- It is the absence of one’s name in the book, not the absence of one’s good works, which dooms a person.
- Evil works are not the issue. Many of earth’s greatest sinners’ names are recorded in the Book of Life because they accepted God’s offer of salvation.
- Those whose names do not appear in the Book are cast into the lake of fire (Revelation 20:15)
- All names found in the Book were written before the Judgment Day. There is no record of names being recorded (decisions being made) on that day.1
We cannot earn our passage to heaven simply by being a “good person” or by living a “good” life. Ultimately, we will not be granted entrance to heaven unless we repent of our sin and accept Jesus as our Lord and Savior—then we can have full confidence that our name is recorded in the Book of Life.
Can my name be removed from the Book of Life?
In order to understand how the Book of Life works, it may be necessary for us to better understand the Roman and Greek practices of the first century. Cities in John’s day had a registry which contained the names of every person who lived within the confines of that city. But if a person defiled his citizenship, he could be called before the tribunal, and his name would be removed from the registry—literally “blotted out” of the city book as a penalty for his actions. He would no longer be considered a citizen of that particular metropolis, and he would be consigned to either live in anonymity or move elsewhere.
With that concept in mind, I believe the Book of Life is a book originally containing the names of every person born into this world. But if a person dies having rejected God’s offer of salvation, his name is blotted out of the Lamb’s Book of Life.
Will we know each other in heaven?
We will be recognizable in heaven, just as Christ was identifiable to His disciples when He returned to earth after His resurrection (John 21:12-13). But we will have new physical bodies that are designed for heaven, not earth.
Because we will be God’s people made over, we will be perfectly compatible with one another and able for the first time ever, to enjoy the intimate fellowship that we all long for in our hearts.
And if heaven weren’t exciting enough, imagine having the unlimited opportunity to fellowship with people from all ages of history—even people we’ve only read about in books.
There’s a whole list of people I’d like to meet: David and Joseph and Daniel from the Old Testament, C.S. Lewis, Charles Haddon Spurgeon, Andrew Murray, A. W. Tozer, and many others.
What an incredible time of fellowship! We can’t possibly comprehend it completely; but we’re going to live together in community and be able to have unlimited fellowship with one another for all of eternity.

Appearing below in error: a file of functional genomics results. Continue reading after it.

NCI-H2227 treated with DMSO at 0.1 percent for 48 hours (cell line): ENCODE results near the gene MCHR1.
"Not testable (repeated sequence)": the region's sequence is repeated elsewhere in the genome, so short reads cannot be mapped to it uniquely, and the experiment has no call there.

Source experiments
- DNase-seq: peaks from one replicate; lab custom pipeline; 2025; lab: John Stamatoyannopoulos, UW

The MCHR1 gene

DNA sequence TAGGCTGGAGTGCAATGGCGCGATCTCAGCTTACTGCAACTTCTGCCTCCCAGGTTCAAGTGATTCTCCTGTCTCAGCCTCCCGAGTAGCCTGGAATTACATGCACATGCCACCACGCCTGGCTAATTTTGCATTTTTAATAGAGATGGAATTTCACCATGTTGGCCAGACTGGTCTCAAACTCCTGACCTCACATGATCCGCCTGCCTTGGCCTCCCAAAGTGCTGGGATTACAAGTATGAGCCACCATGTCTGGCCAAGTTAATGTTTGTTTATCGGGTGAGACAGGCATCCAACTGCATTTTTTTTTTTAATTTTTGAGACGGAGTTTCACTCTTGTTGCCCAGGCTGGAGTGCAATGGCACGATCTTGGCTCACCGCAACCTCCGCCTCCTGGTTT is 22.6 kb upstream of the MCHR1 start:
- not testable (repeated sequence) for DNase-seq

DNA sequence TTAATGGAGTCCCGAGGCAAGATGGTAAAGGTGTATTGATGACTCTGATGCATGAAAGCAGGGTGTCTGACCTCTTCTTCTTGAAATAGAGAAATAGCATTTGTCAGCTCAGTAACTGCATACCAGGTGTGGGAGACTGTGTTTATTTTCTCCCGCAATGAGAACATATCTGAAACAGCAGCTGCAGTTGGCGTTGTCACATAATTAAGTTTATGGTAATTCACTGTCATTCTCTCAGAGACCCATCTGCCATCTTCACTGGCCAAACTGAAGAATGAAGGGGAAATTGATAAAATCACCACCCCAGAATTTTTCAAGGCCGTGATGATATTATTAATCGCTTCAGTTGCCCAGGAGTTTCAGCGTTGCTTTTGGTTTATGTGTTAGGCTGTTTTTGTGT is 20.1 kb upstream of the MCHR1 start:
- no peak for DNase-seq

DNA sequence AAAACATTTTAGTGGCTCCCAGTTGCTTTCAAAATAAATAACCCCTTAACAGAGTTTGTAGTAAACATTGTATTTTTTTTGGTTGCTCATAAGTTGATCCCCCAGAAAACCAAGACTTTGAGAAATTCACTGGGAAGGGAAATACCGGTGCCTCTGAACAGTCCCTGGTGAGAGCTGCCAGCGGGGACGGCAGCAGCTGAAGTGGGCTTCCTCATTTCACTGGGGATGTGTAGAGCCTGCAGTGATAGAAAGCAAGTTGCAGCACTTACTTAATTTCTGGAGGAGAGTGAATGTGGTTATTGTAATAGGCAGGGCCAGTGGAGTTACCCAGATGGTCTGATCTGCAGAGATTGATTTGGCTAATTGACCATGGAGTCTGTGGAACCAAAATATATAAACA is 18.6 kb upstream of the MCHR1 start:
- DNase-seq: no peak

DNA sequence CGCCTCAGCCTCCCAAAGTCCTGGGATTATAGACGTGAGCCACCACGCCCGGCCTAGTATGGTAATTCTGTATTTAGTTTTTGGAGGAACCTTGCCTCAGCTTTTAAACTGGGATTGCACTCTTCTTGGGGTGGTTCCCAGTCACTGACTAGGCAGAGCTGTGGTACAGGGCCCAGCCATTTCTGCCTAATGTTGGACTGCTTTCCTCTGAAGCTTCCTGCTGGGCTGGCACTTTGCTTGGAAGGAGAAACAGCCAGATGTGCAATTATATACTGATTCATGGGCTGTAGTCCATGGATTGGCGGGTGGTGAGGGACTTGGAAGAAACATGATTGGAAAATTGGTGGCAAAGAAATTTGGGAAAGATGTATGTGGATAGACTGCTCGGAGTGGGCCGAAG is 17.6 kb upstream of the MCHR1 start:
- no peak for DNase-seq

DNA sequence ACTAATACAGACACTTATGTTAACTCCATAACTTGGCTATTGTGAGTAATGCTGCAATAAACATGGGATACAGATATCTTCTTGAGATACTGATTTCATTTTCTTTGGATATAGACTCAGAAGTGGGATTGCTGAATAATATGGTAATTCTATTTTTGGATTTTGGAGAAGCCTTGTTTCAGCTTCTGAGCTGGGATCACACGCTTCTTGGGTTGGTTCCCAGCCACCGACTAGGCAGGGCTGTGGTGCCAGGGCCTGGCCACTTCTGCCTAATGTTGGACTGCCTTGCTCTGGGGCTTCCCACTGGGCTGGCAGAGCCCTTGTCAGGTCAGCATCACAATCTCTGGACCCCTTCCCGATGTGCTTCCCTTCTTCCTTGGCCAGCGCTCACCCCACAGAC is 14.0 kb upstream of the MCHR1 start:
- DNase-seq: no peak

Do I have a “guardian angel”?
As far as I can determine, there are just two verses in the Bible that indicate there might be guardian angels in the world today. The first is Matthew 18:10: “Take heed that you do not despise one of these little ones, for I say to you that in heaven their angels always see the face of My Father who is in heaven.” Apparently, some of God’s angels are assigned to stand ready before the Father to respond instantly to His command for protection and care over these children. Jesus calls these particular angels “their angels.” And that’s why some people have used this passage as proof that everyone has an angel.
The second passage that seems to support guardian angels is in Acts 12. After Peter was released from jail he went to the home of Mary, where a group of Christians was praying for his release. A servant named Rhoda answered Peter’s knock at the door. She was so excited to hear his voice, she left him outside and ran to tell the believers Peter was at the door. They didn’t believe her and reasoned the person at the door must be Peter’s angel.
Now, those are the only two passages that I’m aware of that allude to the idea of guardian angels. Having said all of that, let me also present to you the other side of the story, because while many believers throughout church history have believed in guardian angels, others have rejected the idea, feeling these two texts are not proof enough to construct such a doctrine. As you read the Scripture, there were many times when more than one angel was called into action on behalf of one of God’s chosen. Several angels carried Lazarus’ soul to Abraham’s bosom. And Elisha and his servant were surrounded by many angels. The psalmist writes that all the angels rally for the protection of one saint.
Now, we can’t know with absolute certainty whether or not each believer has a guardian angel; but we do know that God’s angels care about us and that they can intervene in our lives as they are called by God—and that’s a wonderful thought!
What if my earthly body is cremated? Will I still receive my new body in heaven?